Too Much Accountability?

ImageThe other day, Rachel was talking to a friend of hers about church. The conversation flowed, touching on everything from music to children’s programs to their own personal involvement in the church’s ministry. Soon, the topic led to them discussing a mutual friend who went to still another church, and the following line was said to my wife:

“Yeah, they haven’t really been going to church lately because there’s too much accountability. 

When Rachel repeated that to me, I was floored. Too much accountability? Too MUCH accountability? Is that even possible?

Read through the Scriptures and you’ll find verse after verse telling us to keep each other accountable. We’re told to encourage each other (1 Thess. 5:11), rebuke each other (Gal. 6:1), correct each other (Colossians 3:16), teach each other (Rom. 15:14), pray for each other (James 5:16), and on and on. The idea is that our Christian lives aren’t lived in a vacuum; we need the community of believers, the fellowship of the church, in order to grow. As iron sharpens iron and all that.

But when I began thinking about the statement, I understood. Sometimes in church we have a bad habit of calling judgmentalism accountability. Under the guise of holding others accountable, we project our personal preferences and standards onto other people and then measure them accordingly. Didn’t wear a tie this Sunday? Didn’t raise your hands in worship? Read from the wrong translation? Said something too old fashioned? Asked for grace after breaking a rule?

To spoof off a line from The Brady Bunch, “Guilty, guilty, guilty.”

Jesus said that we would know our fellow Christians by the fruit that they bear, but He didn’t give us permission to critique the type. Accountability is something that flows from relationship: our relationship with Christ and our relationship with each other. Sometimes it gets ugly; sometimes, we have to speak frankly to someone who is living in direct defiance of God, and that can get unpleasant. That’s accountability at its hardest and its finest, and it takes a mature, humble, and seasoned believer to speak the truth in love.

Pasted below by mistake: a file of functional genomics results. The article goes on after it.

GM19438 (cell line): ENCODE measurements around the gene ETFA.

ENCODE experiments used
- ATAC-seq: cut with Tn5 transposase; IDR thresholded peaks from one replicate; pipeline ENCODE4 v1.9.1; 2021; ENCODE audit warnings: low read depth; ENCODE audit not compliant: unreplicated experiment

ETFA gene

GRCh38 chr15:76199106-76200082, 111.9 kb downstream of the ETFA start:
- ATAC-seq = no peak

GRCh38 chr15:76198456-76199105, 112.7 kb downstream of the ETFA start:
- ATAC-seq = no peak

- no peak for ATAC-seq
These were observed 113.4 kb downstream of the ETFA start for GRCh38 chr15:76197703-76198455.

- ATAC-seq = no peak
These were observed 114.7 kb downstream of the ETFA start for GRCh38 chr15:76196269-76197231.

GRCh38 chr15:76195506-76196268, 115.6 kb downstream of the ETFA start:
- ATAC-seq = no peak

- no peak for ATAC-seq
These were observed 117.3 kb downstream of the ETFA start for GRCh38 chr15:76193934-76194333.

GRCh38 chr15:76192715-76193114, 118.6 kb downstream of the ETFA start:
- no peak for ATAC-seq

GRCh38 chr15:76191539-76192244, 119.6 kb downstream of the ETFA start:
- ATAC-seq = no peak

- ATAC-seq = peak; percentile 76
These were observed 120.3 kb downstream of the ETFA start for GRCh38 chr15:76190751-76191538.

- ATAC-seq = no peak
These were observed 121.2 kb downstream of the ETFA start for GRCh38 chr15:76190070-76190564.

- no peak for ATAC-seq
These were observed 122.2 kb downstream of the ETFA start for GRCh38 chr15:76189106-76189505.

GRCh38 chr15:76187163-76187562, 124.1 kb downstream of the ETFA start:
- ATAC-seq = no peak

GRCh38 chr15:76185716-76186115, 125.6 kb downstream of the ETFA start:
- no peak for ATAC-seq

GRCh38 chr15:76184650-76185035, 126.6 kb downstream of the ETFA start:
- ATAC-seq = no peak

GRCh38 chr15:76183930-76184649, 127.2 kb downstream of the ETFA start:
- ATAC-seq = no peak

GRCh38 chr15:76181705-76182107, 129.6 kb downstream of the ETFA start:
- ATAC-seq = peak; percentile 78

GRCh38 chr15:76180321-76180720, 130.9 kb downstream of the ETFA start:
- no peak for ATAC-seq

But when our accountability is merely thinly disguised bullying, that’s not accountability at its worst, that’s just flat out sin in our own hearts.

When it comes to the proper attitude for holding others accountable, James E. Orr, in a hymn influenced by Psalm 139, said it best:

Search me, O God, and know my heart today,
Try me, O Savior, know my thoughts, I pray;
See if there be some wicked way in me;
Cleanse me from every sin, and set me free.

I praise Thee, Lord, for cleansing me from sin;
Fulfill Thy word and make me pure within;
Fill me with fire, where once I burned with shame;
Grant my desire to magnify Thy name.

Lord, take my life, and make it wholly Thine;
Fill my poor heart with Thy great love divine;
Take all my will, my passion, self and pride;
I now surrender, Lord, in me abide.

O Holy Ghost, revival comes from Thee;
Send a revival, start the work in me;
Thy Word declares Thou wilt supply our need;
For blessings now, O Lord, I humbly plead.

May we be guided by God’s Word, prompted by His Holy Spirit, and loving with our hearts this week as we walk with our brothers and sisters in Christ. May we call sin, sin whenever we see it, but may we remember to offer grace as our Savior did – and does – with us.

2 thoughts on “Too Much Accountability?

  1. I have also seen a trend in our churches over the last 10 years. People will visit a church for a long time and never join, because joining a church will add accountability to them. They won’y be asked to serve on a ministry team or teach if they never join. Alvin Reed’s book Raising the Bar is a good read for anyone who wants to try and raise the level of accountablity for their church and ministry. Great post Jason.


    1. John – I think for a lot of younger people, there is a backlash against accountability. The young woman mentioned in the article clearly felt like accountability meant that someone else had the power to dictate her life (there were additional comments that I couldn’t add without revealing too much information concerning the parties involved). If that’s what people think Biblical accountability is, then it’s no wonder they run!

      But you’re right to point out that when we dumb things down and expect nothing from our people, we get nothing from our people. Having high expectations for the Body of Christ isn’t wrong – it’s crucial. We just have to be studious in making sure that those high standards hew to the Biblical standard than our own personal preferences.

      Love the comment, brother, as always. But I have to ask: how do you have time to read the stuff I put out when you’re freshly enrolled in seminary? Don’t you have enough to read? 🙂


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